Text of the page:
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Innovative Tools—And Long-Term Funding—Needed to Transform Undergraduate Science Education
Nathan Klingbeil and his colleagues at Wright State University have found a way to double the graduation rate of engineering students. The key element is modifying how and when calculus is taught, so that it is not a barrier to learning but is in sync with how budding engineers solve problems.
“Mathematicians have a unique ability to really understand things in an abstract way and appreciate the elegance of math,” he said. “The problem is the average person has no idea what they are talking about.” Most students, particularly engineers, are oriented towards the physical world. “That is what they can wrap their arms around.”
(All photos by Bob Roehr)
Klingbeil sees the calculus prerequisite as a perennial bottleneck to training engineers. A decade ago at Wright State University, where he is senior associate dean and professor of mechanical and materials engineering, it was common for 300 freshmen to declare an engineering or computer sciences major “but only about 40% of them ever got past freshman calculus” and perhaps a hundred eventually matriculated with those degrees.
Blaming the math department isn’t the solution, he said. “Engineers have to start looking in the mirror and say, ‘What is wrong with our curriculum?’ What is wrong with the way we structure it?”
Wright State’s decade-long solution was the crown jewel of innovation success stories that more than 500 investigators shared at the biennial Transforming Undergraduate Education in STEM (TUES) conference, held 23-25 January in Washington, D.C. AAAS Education and Human Resources co-sponsored the meeting with the U.S. National Science Foundation, which funds much of the research undertaken by the participating investigators.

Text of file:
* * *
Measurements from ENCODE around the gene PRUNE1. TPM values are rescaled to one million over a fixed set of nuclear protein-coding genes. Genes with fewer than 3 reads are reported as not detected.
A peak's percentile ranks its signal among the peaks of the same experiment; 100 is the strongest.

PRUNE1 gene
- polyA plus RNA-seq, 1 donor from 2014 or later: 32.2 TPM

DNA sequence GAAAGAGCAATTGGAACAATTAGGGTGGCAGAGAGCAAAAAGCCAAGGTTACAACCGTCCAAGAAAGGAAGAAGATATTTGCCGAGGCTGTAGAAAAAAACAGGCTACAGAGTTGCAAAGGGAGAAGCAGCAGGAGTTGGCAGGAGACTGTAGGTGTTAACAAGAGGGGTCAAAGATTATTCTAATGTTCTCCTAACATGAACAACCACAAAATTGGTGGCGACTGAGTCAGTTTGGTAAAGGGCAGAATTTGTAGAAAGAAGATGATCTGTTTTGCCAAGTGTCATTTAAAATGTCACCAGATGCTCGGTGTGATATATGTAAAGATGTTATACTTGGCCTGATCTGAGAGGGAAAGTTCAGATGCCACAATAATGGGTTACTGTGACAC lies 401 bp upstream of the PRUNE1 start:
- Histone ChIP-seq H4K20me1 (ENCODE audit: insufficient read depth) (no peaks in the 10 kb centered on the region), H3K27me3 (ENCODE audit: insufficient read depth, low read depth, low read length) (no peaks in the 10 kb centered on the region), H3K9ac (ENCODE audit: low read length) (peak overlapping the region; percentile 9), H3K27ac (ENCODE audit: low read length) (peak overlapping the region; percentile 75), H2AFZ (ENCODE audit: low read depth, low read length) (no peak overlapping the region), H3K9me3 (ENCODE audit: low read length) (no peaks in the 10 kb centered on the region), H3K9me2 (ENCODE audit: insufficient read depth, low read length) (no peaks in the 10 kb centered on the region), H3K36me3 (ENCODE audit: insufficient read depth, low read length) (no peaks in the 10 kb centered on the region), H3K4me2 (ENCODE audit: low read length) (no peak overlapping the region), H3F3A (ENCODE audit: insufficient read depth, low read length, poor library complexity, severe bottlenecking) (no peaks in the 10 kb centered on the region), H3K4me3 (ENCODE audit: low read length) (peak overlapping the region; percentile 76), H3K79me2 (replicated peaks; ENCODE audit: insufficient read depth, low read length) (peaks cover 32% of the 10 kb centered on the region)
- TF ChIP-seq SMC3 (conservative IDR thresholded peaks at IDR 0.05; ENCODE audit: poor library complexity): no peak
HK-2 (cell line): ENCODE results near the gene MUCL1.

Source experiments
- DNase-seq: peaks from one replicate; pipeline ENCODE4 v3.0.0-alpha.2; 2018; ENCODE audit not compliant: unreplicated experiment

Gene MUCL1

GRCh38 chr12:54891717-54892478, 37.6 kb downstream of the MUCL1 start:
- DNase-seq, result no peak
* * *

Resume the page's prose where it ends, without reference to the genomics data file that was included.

The conference is a way to “celebrate all of the wonderful things that are going on” with TUES programs, said Don L. Millard at the opening plenary session. He directs the NSF program, which last year funded 988 active awards to colleges and universities.
The audience sat rapt as Klingbeil explained how Wright State’s National Model for Engineering Mathematics Education ameliorated the calculus bottleneck for engineering students, by aligning teaching practices with the way engineering students think and learn.
Klingbeil described the program as “application driven, just-in-time engineering math instruction” taught by engineering professors. “We are trying to introduce the salient topics that you will actually use” in the engineering classroom, he said, “covering the stuff by example. We don’t develop the theory behind it, we just apply it.”
“Students really start to understand the power of calculus when you introduce it to them within the context of the application,” Klingbeil said. Later, after they have become comfortable with the applications—“they have got the forest before they are trying to learn the trees”—they are fed back into the mathematics program curriculum.
“At that point I would like the faculty member, with the Ph.D. in math who can think abstractly, I’d like them to put a little abstractness on my engineers so that they are in a better position to be recruited to research programs and graduate programs where, if you can think abstractly it is going to help them out.”
The program received initial funding in 2003 “and we finally have good longitudinal data,” Klingbeil said. “If you want to make transformative change to education, it takes eight years before you get graduation rates for three classes of kids.”
The benefits of long-term funding do not accrue in a linear fashion, but rather grow non-linearly over time, said Katherine Perkins. The associate professor of physics directs the PhET Interactive Simulations Project and Science Education Initiative at the University of Colorado Boulder.
“We had 22,000 uses per year at the end of our first grant in 2004 and we thought that was really great,” she said. “But now we have over 35 million uses. You can see how that extended funding allowed us to bring the project to scale.”